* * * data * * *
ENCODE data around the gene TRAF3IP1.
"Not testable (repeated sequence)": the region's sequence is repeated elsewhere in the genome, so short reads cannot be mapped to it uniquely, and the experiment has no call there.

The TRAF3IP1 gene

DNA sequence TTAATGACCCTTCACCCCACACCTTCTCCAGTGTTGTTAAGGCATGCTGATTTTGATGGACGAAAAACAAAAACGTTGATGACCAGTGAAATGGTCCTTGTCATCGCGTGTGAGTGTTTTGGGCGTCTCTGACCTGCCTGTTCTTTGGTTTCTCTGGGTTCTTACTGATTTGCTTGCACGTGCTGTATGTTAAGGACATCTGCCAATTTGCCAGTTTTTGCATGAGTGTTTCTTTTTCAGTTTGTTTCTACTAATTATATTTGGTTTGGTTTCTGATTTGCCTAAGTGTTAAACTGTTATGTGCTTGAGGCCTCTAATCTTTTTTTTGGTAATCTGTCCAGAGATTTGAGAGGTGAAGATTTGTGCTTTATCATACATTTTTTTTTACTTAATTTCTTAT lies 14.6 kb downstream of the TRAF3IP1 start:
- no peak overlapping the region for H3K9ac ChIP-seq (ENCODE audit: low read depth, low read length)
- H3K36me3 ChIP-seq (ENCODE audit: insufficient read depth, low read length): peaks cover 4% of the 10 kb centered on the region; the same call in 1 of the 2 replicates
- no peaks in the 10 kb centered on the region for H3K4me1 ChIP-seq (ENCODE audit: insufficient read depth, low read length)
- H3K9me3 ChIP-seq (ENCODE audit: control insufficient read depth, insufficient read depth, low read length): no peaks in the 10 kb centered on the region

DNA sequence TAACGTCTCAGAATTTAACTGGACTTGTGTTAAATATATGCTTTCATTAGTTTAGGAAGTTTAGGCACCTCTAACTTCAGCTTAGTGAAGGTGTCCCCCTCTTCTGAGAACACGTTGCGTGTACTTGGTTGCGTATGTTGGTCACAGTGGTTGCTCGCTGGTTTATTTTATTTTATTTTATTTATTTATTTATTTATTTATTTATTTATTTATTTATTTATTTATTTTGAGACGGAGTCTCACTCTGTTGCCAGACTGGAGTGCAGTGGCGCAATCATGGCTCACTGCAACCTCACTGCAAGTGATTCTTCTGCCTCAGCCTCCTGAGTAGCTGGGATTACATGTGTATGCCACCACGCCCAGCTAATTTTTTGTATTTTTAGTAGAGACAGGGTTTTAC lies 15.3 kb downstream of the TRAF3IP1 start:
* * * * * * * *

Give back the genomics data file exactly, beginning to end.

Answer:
ENCODE data around the gene TRAF3IP1.
"Not testable (repeated sequence)": the region's sequence is repeated elsewhere in the genome, so short reads cannot be mapped to it uniquely, and the experiment has no call there.

The TRAF3IP1 gene

DNA sequence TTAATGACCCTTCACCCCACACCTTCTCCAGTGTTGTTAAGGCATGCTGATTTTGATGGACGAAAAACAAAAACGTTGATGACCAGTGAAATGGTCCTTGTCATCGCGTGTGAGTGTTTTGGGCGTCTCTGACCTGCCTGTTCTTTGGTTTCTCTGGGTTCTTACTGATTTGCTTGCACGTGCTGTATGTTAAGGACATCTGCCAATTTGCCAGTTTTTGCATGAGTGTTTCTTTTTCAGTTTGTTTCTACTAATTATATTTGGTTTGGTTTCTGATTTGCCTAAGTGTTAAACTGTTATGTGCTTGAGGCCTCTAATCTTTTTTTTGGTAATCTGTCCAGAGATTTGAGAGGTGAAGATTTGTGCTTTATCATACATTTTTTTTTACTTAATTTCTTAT lies 14.6 kb downstream of the TRAF3IP1 start:
- no peak overlapping the region for H3K9ac ChIP-seq (ENCODE audit: low read depth, low read length)
- H3K36me3 ChIP-seq (ENCODE audit: insufficient read depth, low read length): peaks cover 4% of the 10 kb centered on the region; the same call in 1 of the 2 replicates
- no peaks in the 10 kb centered on the region for H3K4me1 ChIP-seq (ENCODE audit: insufficient read depth, low read length)
- H3K9me3 ChIP-seq (ENCODE audit: control insufficient read depth, insufficient read depth, low read length): no peaks in the 10 kb centered on the region

DNA sequence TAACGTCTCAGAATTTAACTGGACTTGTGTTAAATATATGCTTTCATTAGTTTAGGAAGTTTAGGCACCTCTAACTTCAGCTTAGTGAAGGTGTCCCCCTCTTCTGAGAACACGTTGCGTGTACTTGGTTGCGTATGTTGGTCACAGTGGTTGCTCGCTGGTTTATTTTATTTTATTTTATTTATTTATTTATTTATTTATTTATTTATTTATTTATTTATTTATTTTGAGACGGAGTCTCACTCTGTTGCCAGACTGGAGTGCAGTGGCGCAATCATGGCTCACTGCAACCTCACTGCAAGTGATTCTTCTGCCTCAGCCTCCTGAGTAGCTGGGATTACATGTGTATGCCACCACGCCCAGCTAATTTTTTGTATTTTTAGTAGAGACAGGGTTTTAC lies 15.3 kb downstream of the TRAF3IP1 start: